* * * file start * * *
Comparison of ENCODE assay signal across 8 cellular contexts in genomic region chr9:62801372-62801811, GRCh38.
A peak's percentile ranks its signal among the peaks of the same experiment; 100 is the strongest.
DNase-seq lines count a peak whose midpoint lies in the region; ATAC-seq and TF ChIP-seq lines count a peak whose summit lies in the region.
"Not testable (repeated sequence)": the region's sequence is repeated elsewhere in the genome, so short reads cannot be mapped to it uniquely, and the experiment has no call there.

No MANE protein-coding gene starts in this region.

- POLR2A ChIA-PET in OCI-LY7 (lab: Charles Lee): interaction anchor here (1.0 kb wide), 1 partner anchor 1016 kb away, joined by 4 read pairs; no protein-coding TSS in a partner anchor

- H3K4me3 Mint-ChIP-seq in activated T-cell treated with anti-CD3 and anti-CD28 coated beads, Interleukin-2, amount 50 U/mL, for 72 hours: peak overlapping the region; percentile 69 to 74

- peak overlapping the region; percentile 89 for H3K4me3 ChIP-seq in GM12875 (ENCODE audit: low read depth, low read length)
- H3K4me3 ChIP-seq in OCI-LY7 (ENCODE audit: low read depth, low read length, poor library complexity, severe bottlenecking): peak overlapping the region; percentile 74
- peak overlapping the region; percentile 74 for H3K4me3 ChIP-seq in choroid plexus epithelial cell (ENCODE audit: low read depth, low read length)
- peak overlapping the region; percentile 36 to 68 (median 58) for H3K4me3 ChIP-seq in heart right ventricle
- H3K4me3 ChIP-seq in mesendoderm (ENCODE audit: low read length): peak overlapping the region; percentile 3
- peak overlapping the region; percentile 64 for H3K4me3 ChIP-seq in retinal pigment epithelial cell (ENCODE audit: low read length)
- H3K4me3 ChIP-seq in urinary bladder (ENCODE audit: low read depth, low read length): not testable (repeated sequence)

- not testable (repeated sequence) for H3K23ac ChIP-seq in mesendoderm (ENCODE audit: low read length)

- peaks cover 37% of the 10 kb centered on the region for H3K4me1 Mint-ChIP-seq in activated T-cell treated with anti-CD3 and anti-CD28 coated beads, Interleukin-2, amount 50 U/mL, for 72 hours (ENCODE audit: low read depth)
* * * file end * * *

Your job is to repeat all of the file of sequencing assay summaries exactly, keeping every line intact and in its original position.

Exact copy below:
Comparison of ENCODE assay signal across 8 cellular contexts in genomic region chr9:62801372-62801811, GRCh38.
A peak's percentile ranks its signal among the peaks of the same experiment; 100 is the strongest.
DNase-seq lines count a peak whose midpoint lies in the region; ATAC-seq and TF ChIP-seq lines count a peak whose summit lies in the region.
"Not testable (repeated sequence)": the region's sequence is repeated elsewhere in the genome, so short reads cannot be mapped to it uniquely, and the experiment has no call there.

No MANE protein-coding gene starts in this region.

- POLR2A ChIA-PET in OCI-LY7 (lab: Charles Lee): interaction anchor here (1.0 kb wide), 1 partner anchor 1016 kb away, joined by 4 read pairs; no protein-coding TSS in a partner anchor

- H3K4me3 Mint-ChIP-seq in activated T-cell treated with anti-CD3 and anti-CD28 coated beads, Interleukin-2, amount 50 U/mL, for 72 hours: peak overlapping the region; percentile 69 to 74

- peak overlapping the region; percentile 89 for H3K4me3 ChIP-seq in GM12875 (ENCODE audit: low read depth, low read length)
- H3K4me3 ChIP-seq in OCI-LY7 (ENCODE audit: low read depth, low read length, poor library complexity, severe bottlenecking): peak overlapping the region; percentile 74
- peak overlapping the region; percentile 74 for H3K4me3 ChIP-seq in choroid plexus epithelial cell (ENCODE audit: low read depth, low read length)
- peak overlapping the region; percentile 36 to 68 (median 58) for H3K4me3 ChIP-seq in heart right ventricle
- H3K4me3 ChIP-seq in mesendoderm (ENCODE audit: low read length): peak overlapping the region; percentile 3
- peak overlapping the region; percentile 64 for H3K4me3 ChIP-seq in retinal pigment epithelial cell (ENCODE audit: low read length)
- H3K4me3 ChIP-seq in urinary bladder (ENCODE audit: low read depth, low read length): not testable (repeated sequence)

- not testable (repeated sequence) for H3K23ac ChIP-seq in mesendoderm (ENCODE audit: low read length)

- peaks cover 37% of the 10 kb centered on the region for H3K4me1 Mint-ChIP-seq in activated T-cell treated with anti-CD3 and anti-CD28 coated beads, Interleukin-2, amount 50 U/mL, for 72 hours (ENCODE audit: low read depth)